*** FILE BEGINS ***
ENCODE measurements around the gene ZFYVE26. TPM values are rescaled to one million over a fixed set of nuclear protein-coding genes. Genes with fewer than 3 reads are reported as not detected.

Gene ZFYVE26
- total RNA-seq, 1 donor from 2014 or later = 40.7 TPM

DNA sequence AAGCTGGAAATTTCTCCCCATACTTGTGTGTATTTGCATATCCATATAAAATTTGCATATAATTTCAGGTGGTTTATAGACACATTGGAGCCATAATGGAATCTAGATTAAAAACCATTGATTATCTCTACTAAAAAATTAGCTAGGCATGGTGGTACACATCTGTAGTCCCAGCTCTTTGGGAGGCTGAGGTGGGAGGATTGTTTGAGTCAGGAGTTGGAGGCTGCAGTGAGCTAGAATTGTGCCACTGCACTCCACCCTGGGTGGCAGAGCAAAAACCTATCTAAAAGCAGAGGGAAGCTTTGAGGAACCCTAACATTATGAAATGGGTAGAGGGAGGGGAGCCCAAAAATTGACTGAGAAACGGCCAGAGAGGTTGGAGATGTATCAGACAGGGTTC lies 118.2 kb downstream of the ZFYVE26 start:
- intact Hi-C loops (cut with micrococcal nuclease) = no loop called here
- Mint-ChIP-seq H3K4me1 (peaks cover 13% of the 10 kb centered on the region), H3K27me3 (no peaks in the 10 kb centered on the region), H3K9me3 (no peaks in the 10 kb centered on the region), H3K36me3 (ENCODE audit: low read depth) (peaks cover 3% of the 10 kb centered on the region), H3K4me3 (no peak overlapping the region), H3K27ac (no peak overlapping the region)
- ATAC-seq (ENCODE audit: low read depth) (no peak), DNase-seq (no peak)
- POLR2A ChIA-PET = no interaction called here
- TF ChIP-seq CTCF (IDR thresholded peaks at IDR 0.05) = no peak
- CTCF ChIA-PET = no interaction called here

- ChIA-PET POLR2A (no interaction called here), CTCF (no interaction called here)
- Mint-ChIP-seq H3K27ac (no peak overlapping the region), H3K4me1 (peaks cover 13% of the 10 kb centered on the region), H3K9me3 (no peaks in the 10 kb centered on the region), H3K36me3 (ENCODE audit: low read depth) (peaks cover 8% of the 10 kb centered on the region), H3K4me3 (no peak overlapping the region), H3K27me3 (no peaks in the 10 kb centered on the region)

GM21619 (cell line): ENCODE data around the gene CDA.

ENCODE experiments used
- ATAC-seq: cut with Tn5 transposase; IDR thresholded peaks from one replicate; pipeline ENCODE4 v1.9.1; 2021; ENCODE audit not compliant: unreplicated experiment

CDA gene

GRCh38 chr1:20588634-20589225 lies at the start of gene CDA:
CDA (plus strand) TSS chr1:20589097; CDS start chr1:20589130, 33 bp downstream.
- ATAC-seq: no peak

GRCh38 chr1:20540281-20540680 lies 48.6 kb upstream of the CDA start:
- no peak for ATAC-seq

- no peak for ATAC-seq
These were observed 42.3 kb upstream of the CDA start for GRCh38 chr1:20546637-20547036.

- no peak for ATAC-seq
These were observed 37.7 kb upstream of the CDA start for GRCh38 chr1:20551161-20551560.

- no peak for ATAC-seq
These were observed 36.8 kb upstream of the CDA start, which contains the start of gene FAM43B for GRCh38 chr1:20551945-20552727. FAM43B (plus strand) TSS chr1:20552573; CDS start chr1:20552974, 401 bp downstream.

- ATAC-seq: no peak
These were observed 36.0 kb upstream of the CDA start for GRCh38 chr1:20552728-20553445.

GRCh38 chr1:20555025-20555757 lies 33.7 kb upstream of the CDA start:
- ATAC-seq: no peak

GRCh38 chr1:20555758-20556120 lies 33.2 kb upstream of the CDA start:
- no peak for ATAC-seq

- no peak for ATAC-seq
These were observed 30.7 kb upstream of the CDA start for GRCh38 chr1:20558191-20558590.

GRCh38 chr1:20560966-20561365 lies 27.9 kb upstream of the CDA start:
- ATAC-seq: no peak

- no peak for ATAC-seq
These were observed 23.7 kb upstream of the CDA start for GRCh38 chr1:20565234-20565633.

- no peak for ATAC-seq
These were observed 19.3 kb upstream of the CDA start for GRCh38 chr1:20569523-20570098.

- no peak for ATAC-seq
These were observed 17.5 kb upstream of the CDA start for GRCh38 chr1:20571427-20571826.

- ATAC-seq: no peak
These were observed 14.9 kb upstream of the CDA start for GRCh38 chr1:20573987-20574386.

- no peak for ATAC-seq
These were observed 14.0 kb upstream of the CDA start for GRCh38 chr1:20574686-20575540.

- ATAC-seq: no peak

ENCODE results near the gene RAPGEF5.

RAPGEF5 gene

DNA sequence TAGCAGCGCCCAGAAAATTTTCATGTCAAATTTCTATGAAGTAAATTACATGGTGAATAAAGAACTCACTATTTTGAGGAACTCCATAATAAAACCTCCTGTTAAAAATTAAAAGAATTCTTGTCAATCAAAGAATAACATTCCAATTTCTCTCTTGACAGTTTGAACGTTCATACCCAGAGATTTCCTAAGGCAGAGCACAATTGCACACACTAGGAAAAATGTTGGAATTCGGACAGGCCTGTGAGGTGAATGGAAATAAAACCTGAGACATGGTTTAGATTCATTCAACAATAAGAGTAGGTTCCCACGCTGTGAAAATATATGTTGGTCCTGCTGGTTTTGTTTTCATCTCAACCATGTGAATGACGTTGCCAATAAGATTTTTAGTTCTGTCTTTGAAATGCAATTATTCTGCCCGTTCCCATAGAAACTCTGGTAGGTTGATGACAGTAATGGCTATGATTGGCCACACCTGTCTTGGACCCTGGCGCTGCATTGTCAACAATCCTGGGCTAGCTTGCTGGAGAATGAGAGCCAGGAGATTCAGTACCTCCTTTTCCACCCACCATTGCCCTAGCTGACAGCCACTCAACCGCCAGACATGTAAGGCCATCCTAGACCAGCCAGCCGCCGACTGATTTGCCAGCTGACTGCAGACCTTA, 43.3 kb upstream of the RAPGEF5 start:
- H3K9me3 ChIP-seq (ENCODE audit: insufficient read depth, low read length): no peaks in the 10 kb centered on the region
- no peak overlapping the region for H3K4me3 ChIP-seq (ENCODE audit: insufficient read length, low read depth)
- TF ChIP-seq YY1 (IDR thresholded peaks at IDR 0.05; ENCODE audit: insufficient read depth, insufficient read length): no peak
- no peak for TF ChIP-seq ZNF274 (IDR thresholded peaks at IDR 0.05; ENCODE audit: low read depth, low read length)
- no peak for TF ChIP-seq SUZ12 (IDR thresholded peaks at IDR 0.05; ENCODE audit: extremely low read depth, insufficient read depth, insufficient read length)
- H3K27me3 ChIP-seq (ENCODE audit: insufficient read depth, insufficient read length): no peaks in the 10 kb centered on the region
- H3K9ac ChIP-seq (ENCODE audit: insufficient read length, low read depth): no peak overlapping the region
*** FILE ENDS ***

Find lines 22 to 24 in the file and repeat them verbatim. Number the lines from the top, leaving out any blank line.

- no peak for ATAC-seq
These were observed 42.3 kb upstream of the CDA start for GRCh38 chr1:20546637-20547036.

- no peak for ATAC-seq